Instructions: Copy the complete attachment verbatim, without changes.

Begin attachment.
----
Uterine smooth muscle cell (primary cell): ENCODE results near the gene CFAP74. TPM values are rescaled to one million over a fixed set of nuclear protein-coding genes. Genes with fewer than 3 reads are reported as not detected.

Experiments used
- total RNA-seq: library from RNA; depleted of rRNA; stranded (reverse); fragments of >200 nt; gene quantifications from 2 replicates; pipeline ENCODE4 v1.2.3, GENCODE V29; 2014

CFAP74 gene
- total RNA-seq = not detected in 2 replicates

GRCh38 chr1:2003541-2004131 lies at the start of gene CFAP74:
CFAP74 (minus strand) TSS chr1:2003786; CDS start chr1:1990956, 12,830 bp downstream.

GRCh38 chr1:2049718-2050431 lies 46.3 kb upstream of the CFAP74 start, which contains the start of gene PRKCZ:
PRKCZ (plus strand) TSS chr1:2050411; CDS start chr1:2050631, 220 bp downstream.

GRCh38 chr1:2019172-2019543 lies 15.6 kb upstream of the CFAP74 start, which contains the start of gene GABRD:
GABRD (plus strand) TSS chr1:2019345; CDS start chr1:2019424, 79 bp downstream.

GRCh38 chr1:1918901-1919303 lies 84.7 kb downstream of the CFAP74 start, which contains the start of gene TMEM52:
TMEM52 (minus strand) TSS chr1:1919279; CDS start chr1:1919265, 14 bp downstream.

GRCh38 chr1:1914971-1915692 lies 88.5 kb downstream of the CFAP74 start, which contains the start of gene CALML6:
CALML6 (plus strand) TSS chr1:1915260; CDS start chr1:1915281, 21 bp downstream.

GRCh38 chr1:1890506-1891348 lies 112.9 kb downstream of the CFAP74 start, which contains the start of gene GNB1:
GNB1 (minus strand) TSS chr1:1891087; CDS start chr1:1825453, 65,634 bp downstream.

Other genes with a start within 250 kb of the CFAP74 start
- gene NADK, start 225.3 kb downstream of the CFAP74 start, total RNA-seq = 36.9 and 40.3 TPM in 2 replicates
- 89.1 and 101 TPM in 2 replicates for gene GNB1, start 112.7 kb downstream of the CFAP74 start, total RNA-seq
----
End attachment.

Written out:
Uterine smooth muscle cell (primary cell): ENCODE results near the gene CFAP74. TPM values are rescaled to one million over a fixed set of nuclear protein-coding genes. Genes with fewer than 3 reads are reported as not detected.

Experiments used
- total RNA-seq: library from RNA; depleted of rRNA; stranded (reverse); fragments of >200 nt; gene quantifications from 2 replicates; pipeline ENCODE4 v1.2.3, GENCODE V29; 2014

CFAP74 gene
- total RNA-seq = not detected in 2 replicates

GRCh38 chr1:2003541-2004131 lies at the start of gene CFAP74:
CFAP74 (minus strand) TSS chr1:2003786; CDS start chr1:1990956, 12,830 bp downstream.

GRCh38 chr1:2049718-2050431 lies 46.3 kb upstream of the CFAP74 start, which contains the start of gene PRKCZ:
PRKCZ (plus strand) TSS chr1:2050411; CDS start chr1:2050631, 220 bp downstream.

GRCh38 chr1:2019172-2019543 lies 15.6 kb upstream of the CFAP74 start, which contains the start of gene GABRD:
GABRD (plus strand) TSS chr1:2019345; CDS start chr1:2019424, 79 bp downstream.

GRCh38 chr1:1918901-1919303 lies 84.7 kb downstream of the CFAP74 start, which contains the start of gene TMEM52:
TMEM52 (minus strand) TSS chr1:1919279; CDS start chr1:1919265, 14 bp downstream.

GRCh38 chr1:1914971-1915692 lies 88.5 kb downstream of the CFAP74 start, which contains the start of gene CALML6:
CALML6 (plus strand) TSS chr1:1915260; CDS start chr1:1915281, 21 bp downstream.

GRCh38 chr1:1890506-1891348 lies 112.9 kb downstream of the CFAP74 start, which contains the start of gene GNB1:
GNB1 (minus strand) TSS chr1:1891087; CDS start chr1:1825453, 65,634 bp downstream.

Other genes with a start within 250 kb of the CFAP74 start
- gene NADK, start 225.3 kb downstream of the CFAP74 start, total RNA-seq = 36.9 and 40.3 TPM in 2 replicates
- 89.1 and 101 TPM in 2 replicates for gene GNB1, start 112.7 kb downstream of the CFAP74 start, total RNA-seq